When Quentin Tarantino crowns a film his “Favorite Movie Of The Year,” it’s impossible not to become hypnotized by expectations just a teensy bit. As a critic, it’s extremely important to go into any film with an open mind, no matter what the hype might suggest, but when someone of Tarantino’s status puts such an emphatic recommendation on a film, how can you not get a little excited? Big Bad Wolves, an Israeli revenge flick with some sick twists, is the movie that mesmerized Tarantino and provoked his comments, but could writers/directors Aharon Keshales and Navot Papushado win over larger audiences along with their not-so secret admirer?
There’s nothing more heartbreaking than a child abduction gone horribly wrong, as no father should have to bury his daughter or son – especially in a headless state. In the latest case of demented perversion, a killer may have picked the wrong family to tear apart, as distraught father Gidi (Tzahi Grad) attempts to take matters into his own hands. With Dror (Rotem Keinan) being the most prominent suspect, Gidi plots some torturous revenge of his own, but he may not be the only one. Miki (Lior Ashkenazi), a renegade police detective, also has his sights set on getting a confession out of Dror any way he can, but when the paths of these three men collide in a cataclysmic turn of events, it’s hard to tell who will have the final say. Is Dror guilty? Will Gidi get revenge? Can Miki put an end to the despicable crime spree?
There’s something primal about Big Bad Wolves – something that highlights the depravity not only in the actions of one sick, twisted murderer’s fantasy, but in the cold-blooded revenge Gidi seeks out. An eye for an eye and the whole world goes blind, right? Can the death of a child rapist and murderer really bring soothing retribution to a father with an empty hole in his heart? Sure, revenge thrillers have let the populous wonder what playing Uma Thurman from Kill Bill would be like given the proper chance, but it’s hard to realistically rationalize a story involving a restaurant newly decorated with the limbs of Crazy 88 lackies. Big Bad Wolves enters a realm of eerie horror by delivering a story that not only amps our hero complex a few notches, but carries out these graphic acts of revenge in a calculated, disturbingly believable way. The Devil is in the details, and with a plan that only involves a bolted chair, a secluded house, and a proper tool-kit, revenge doesn’t seem that unattainable.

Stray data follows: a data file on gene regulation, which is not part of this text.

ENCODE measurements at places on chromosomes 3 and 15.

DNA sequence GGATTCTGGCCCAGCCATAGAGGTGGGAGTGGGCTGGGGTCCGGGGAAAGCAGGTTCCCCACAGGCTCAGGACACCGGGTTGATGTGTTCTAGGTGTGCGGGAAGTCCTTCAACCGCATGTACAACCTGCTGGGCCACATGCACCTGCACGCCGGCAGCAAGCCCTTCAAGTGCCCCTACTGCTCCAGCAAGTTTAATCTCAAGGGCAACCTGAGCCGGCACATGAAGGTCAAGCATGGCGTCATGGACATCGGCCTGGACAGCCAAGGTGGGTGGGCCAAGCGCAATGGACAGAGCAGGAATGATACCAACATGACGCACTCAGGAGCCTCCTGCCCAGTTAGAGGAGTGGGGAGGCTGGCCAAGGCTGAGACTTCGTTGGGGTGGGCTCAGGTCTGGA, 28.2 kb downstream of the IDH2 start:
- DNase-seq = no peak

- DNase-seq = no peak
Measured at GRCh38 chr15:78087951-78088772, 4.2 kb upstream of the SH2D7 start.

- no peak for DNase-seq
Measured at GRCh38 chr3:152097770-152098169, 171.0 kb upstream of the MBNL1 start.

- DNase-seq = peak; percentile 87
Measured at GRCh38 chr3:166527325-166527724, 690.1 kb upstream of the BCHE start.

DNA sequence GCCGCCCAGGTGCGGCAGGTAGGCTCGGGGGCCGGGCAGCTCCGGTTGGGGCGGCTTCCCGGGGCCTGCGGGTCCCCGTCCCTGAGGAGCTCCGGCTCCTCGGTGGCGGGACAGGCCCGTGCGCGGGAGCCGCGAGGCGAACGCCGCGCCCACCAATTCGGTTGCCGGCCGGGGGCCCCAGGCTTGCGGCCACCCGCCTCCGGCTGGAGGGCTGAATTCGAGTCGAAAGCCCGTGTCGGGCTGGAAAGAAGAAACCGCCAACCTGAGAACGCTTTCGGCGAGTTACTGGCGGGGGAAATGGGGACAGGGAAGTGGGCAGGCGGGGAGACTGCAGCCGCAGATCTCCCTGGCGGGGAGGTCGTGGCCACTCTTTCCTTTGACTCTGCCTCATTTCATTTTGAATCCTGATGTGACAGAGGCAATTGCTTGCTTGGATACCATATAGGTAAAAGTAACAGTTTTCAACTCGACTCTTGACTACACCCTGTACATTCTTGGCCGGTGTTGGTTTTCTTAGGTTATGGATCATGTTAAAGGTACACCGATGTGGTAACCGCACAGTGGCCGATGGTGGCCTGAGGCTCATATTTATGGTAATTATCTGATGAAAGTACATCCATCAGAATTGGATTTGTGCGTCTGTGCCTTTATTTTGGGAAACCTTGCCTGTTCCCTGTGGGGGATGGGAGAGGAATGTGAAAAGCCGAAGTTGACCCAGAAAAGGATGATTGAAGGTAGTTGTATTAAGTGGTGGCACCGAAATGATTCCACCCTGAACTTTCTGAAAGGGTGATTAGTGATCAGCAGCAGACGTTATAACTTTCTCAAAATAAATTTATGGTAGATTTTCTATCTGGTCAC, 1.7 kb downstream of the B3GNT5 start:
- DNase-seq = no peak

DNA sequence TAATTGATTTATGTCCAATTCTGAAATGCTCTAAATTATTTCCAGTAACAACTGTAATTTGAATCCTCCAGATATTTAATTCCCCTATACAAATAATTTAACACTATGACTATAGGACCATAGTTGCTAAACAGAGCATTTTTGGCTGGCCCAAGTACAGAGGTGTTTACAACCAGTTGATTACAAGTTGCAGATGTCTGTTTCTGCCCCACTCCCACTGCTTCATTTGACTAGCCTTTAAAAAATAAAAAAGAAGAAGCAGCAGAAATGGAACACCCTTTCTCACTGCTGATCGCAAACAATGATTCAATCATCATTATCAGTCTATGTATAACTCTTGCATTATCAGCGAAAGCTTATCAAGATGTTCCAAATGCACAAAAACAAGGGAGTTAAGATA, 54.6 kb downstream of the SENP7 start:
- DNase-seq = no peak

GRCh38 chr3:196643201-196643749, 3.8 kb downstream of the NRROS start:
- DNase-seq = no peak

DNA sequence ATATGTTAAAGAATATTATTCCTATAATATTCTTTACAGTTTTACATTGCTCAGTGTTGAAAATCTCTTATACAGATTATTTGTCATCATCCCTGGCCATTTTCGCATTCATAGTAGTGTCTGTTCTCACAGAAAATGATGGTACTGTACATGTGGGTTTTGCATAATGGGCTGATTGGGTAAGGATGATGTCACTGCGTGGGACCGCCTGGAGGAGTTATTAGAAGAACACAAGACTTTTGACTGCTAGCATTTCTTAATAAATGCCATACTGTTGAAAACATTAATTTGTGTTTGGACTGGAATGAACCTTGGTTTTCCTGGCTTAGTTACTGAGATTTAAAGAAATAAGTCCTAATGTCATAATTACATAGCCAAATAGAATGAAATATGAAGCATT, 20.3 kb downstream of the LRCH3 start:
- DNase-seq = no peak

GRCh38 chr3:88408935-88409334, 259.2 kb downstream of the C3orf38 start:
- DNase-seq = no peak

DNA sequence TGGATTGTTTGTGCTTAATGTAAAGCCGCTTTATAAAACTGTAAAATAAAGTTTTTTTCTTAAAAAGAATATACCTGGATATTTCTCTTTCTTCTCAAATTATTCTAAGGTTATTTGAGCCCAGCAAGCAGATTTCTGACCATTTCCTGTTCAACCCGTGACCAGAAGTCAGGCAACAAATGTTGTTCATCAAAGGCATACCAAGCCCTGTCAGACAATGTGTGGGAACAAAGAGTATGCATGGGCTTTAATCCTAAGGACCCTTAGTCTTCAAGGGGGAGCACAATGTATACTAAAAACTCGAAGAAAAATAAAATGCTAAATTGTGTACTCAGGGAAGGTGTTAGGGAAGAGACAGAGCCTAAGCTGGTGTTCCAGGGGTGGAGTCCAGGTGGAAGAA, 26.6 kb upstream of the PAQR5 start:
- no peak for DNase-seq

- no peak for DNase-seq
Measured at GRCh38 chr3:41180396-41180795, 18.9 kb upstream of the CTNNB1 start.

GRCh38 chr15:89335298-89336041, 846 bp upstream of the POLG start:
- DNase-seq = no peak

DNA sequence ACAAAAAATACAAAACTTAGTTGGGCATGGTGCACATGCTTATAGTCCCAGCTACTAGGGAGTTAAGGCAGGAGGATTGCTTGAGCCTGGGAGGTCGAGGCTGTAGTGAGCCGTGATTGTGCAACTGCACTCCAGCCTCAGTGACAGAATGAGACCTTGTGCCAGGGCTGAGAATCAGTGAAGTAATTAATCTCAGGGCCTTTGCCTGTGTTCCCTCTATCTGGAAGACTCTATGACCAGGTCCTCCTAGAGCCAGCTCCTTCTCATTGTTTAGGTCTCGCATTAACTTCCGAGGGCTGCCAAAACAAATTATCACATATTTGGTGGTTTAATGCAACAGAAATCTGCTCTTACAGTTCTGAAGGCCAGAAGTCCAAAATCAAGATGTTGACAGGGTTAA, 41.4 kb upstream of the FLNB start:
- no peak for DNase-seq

The real pleasure here is watching the increasingly sadistic dynamic at work between our three characters, as each one brings a different, conflicting persona. You’ve got poor Dror, the man struggling to prove his innocence through vehemently denying the accusations and enduring mass amounts of pain, Gidi, the visibly unflinching father of the dead child whose brutish thoughts of revenge won’t be stopped by anyone, and then Miki, the more calculated, plan-oriented justice seeker stuck between Gidi’s passionate bludgeoning and Dror’s confession of purity. Of course, the biggest, baddest wolf of them all has to be Gidi’s father Yoram (Doval’e Glickman), inserted as an unexpected jolt of energy, but masked as a point of tension. Big Bad Wolves isn’t just a gritty revenge flick, it’s also a beautifully acted description of the different people who scoff at the phrase “Two wrongs don’t make a right.”
As far as the “torture porn” type gross-outs some of you might be expecting, Big Bad Wolves isn’t the next Hostel – which is a good thing. Trust me, it’s plenty violent. You’ll find yourself flinching and gorehounds will get their bloodthirsty fill, but milder viewers won’t have to endure the most despicable and vile of actions. In fact, I rather like how Aharon Keshales and Navot Papushado manipulate our reactions by teasing a bit of violence, say Gidi lining up his hammer slam, only to have him become distracted at the last minute. Dror appears momentarily revealed, but then instead of prepping us for another attempt, Gidi just waltzs back in the room and hammers Dror’s hand without warning. It’s a cheeky bit of filmmaking tomfoolery, but it works, which is the most important aspect.
Big Bad Wolves huffs, puffs, and blows the competition away, mainly because there’s no Israeli genre for films like this – yet. It’s fantastic to see this shocking tale receive wide distribution so rapidly, because not only does Aharon Keshales and Navot Papushado’s film deserve home country praise, but it easily matches up against international genre entries from around the globe. There’s a certain primal ferocity and grounded planning that makes Big Bad Wolves one wickedly delicious fairytale from Hell, as it takes a special type of awesome to turn childhood folklore into something so evil – but so damn enjoyable. Does that make me crazy?